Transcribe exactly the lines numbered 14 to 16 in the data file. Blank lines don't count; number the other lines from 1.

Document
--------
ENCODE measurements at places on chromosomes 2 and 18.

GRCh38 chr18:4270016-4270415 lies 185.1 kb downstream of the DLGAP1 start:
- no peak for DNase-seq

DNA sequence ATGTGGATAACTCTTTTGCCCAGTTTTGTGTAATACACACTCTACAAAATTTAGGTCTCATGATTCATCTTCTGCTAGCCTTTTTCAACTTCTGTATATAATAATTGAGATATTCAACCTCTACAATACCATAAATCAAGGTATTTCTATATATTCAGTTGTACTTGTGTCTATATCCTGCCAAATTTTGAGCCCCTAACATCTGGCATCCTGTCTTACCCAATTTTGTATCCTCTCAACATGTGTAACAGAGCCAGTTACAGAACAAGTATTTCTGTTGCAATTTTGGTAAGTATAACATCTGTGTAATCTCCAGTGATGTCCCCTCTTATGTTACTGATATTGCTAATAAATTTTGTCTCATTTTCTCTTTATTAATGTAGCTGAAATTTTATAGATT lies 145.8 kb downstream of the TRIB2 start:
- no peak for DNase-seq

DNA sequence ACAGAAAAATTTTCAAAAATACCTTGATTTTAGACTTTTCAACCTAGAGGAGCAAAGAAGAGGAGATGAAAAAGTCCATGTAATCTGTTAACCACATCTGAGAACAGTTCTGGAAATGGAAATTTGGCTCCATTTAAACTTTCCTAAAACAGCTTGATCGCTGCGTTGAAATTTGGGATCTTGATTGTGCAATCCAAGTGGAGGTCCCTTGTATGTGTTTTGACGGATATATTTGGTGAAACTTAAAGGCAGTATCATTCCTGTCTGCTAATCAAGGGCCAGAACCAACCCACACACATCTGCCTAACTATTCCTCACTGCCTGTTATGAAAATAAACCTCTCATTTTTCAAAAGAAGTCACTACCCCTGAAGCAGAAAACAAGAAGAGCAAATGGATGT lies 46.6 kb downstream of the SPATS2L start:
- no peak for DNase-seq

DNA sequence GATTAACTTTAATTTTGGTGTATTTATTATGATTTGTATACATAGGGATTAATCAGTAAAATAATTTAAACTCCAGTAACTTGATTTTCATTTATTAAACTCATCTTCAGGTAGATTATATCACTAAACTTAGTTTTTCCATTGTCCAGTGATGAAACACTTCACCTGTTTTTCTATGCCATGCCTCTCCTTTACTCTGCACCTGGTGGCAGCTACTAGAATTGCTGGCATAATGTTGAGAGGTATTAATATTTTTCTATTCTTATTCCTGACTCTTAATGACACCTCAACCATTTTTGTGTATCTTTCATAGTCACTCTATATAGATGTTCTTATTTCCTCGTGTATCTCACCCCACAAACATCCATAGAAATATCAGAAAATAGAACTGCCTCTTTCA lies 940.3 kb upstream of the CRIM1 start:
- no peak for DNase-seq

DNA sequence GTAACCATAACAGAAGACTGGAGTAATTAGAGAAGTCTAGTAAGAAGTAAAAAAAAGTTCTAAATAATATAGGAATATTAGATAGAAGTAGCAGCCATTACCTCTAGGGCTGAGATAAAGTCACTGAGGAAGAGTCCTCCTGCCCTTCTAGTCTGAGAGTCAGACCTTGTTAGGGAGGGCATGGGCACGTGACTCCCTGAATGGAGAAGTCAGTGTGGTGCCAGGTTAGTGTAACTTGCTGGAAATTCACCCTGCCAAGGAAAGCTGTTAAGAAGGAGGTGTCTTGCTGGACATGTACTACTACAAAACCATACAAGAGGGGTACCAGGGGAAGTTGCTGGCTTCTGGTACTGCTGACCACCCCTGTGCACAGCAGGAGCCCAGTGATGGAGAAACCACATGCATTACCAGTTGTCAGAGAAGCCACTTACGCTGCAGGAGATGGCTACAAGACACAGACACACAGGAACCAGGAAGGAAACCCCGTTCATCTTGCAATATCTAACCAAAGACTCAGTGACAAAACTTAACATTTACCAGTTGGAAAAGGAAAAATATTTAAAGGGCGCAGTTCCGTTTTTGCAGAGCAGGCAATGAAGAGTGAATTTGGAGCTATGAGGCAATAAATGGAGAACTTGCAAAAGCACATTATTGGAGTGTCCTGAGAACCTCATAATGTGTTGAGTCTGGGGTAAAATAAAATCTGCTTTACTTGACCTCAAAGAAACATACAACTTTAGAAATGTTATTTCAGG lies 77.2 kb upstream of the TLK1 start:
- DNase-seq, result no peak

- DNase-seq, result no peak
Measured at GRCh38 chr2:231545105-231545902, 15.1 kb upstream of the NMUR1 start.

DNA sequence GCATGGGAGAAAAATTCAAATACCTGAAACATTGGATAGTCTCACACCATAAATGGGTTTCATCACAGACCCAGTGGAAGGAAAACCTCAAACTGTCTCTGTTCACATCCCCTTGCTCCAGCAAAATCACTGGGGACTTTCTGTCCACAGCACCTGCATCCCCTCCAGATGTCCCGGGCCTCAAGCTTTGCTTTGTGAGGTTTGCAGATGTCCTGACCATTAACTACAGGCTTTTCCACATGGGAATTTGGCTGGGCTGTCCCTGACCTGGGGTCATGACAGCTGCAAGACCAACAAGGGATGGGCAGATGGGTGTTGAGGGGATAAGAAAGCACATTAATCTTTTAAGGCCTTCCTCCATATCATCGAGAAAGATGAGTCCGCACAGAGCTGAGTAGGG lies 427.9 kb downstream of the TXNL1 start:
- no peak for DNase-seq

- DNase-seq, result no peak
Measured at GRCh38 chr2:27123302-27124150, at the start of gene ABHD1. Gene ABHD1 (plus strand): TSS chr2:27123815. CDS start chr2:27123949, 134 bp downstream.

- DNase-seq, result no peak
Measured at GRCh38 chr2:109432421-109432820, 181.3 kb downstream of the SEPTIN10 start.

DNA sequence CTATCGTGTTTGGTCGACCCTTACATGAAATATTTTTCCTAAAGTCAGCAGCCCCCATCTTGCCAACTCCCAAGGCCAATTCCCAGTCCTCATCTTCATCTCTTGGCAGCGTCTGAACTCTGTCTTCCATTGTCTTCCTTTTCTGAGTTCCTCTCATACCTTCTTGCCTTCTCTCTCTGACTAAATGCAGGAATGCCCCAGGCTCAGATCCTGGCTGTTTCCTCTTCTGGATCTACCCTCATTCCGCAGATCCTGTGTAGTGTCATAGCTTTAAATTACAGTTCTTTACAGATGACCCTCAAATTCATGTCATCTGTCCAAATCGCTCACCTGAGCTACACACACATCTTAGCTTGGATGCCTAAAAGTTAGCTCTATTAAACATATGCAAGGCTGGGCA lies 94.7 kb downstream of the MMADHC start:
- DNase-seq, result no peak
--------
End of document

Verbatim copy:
DNA sequence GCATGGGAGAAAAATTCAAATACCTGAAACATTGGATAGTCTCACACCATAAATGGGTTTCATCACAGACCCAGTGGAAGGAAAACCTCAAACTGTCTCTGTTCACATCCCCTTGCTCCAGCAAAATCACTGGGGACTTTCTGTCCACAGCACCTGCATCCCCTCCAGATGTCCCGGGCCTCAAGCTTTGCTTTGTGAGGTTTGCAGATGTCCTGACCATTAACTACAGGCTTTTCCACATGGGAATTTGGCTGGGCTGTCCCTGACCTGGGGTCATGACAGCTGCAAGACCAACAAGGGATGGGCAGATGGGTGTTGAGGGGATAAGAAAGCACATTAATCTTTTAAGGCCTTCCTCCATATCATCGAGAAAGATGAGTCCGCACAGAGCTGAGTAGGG lies 427.9 kb downstream of the TXNL1 start:
- no peak for DNase-seq

- DNase-seq, result no peak